Lib Dems vow longer paternity leave
The Liberal Democrats have pledged to give fathers an extra four weeks' paternity leave under manifesto plans announced today.
Fathers are currently allowed two weeks but the party wants to go further and increase the protected entitlement to six weeks, extending total parental leave to 58 weeks.
The policy goes further than the Coalition's introduction of shared parental leave from April with the first parents eligible - an estimated 285,000 working couples - learning they are expecting now.
Business and Equalities Minister Jo Swinson said shared paternal leave played an essential part in building a stronger economy and a fairer society in which everyone has the chance to get on in life.
She added: "It allows couples to choose how to split time off work to look after their new baby.
"Extending paternity leave is an important next step to encouraging new dads to spend more time with their child in those vital early weeks and months after birth.
"When parents share caring responsibilities, more equality in the workplace will follow.
"It is a nonsense to think it is only the mother's job to look after children. Parenting is a shared responsibility.
"Most dads want to spend more time with their new baby, but can sometimes be discouraged by outdated ideas and cultural barriers in the workplace.
"The 'use it or lose' it six weeks will establish the important role of dads early on, and encourage couples to use the full flexibility on offer."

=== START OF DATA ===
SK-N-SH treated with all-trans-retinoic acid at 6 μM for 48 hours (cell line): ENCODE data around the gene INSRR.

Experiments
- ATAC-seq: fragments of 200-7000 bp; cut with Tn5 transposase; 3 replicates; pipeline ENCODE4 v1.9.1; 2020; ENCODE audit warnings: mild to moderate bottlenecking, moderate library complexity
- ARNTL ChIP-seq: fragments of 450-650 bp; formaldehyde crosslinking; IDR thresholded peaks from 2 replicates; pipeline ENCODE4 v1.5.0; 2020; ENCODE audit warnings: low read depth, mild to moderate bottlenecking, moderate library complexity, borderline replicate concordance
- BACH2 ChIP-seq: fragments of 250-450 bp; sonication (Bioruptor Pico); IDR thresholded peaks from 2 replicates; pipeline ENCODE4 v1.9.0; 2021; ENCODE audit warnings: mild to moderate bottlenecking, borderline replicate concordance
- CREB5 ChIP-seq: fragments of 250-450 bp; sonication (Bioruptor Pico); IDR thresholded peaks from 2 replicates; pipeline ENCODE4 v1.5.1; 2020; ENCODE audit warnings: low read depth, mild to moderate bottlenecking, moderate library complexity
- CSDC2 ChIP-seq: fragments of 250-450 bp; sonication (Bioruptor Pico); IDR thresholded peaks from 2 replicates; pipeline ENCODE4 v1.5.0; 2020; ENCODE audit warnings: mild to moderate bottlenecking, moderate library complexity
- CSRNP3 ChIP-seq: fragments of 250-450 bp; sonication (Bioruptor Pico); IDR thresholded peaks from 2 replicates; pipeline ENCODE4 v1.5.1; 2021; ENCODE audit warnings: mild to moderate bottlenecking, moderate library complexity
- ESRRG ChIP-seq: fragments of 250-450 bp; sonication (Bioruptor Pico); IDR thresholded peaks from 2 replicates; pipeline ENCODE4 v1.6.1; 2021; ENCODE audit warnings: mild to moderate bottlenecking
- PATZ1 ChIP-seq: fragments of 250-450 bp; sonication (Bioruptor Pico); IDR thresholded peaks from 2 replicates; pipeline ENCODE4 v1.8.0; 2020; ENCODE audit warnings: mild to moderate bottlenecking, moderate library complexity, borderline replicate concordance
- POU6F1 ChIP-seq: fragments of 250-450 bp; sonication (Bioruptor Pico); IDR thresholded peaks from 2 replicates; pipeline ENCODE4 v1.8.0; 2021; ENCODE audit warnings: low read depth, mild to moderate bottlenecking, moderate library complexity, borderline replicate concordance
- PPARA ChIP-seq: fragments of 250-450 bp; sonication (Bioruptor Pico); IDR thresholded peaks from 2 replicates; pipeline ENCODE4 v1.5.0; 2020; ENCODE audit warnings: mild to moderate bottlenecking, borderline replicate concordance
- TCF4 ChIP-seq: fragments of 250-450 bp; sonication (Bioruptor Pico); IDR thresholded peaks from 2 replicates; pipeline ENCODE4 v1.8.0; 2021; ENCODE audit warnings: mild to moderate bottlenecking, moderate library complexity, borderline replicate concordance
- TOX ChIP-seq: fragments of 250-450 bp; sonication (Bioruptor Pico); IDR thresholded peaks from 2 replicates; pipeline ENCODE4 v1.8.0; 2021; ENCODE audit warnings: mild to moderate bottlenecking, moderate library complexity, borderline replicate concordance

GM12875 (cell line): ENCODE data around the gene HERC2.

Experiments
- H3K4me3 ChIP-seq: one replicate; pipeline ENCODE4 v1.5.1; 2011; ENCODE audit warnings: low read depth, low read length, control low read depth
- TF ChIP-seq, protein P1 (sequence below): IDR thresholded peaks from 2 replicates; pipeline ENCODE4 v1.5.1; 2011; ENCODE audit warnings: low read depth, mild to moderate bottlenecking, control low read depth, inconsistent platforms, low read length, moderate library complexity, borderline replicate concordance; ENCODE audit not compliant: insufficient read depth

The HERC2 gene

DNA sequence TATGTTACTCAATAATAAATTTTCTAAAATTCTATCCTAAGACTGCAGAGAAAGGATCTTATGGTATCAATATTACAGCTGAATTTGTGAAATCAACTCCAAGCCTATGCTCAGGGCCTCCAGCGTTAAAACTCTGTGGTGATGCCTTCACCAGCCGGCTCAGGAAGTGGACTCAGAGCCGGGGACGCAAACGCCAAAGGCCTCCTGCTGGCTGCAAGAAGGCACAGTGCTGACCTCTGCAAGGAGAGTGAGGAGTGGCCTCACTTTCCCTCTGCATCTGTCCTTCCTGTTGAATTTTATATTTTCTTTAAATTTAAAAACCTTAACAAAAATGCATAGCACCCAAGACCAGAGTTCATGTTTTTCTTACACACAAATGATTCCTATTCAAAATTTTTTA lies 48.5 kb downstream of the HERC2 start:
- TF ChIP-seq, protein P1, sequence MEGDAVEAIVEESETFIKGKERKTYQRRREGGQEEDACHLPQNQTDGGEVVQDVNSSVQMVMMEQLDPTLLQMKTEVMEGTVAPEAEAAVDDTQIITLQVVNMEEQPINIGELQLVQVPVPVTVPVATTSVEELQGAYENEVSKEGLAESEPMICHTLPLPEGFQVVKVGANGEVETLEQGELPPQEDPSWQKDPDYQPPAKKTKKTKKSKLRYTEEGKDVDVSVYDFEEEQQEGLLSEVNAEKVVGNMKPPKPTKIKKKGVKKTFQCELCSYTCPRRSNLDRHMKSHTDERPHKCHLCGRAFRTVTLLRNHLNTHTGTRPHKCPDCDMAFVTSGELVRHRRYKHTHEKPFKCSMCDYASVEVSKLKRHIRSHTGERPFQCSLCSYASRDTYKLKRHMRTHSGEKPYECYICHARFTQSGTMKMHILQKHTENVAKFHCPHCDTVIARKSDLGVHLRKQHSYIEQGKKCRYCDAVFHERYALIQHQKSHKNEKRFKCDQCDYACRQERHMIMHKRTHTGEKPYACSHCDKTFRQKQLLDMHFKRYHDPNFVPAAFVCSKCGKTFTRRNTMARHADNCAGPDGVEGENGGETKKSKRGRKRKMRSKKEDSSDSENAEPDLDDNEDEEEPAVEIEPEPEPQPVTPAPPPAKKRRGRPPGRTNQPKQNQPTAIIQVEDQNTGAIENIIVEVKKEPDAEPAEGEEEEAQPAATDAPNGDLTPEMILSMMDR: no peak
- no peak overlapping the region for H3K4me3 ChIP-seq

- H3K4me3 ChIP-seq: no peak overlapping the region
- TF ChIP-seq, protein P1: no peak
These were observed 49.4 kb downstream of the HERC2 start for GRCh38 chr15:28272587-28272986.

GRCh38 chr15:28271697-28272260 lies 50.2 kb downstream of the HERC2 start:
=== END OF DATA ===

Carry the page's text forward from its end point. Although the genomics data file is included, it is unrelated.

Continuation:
Under the plans, first suggested in a policy paper last summer, legislation would be amended to provide parental rights to cover six weeks reserved for working fathers, six weeks for working mothers and the remaining time available to share between partners.
In a same-sex couple, each partner would be entitled to six weeks' reserved leave, with the rest available to share.
The Lib Dems say the commitment is necessary due to concerns that, even with shared parental leave, fathers may not take up the opportunity .
According to the party, international evidence suggests fathers' use of parental leave is higher under programmes which offer targeted or reserved leave schemes as opposed to just making shared leave available.
A Lib Dem spokeswoman said she could not confirm at this stage whether or not the policy would be a red line issue in the event of another coalition, but added: "It's very important to us.
"We have done lots in government so far to make sure fathers get more rights. This is just the extra step in encouraging them to spend more time with their children."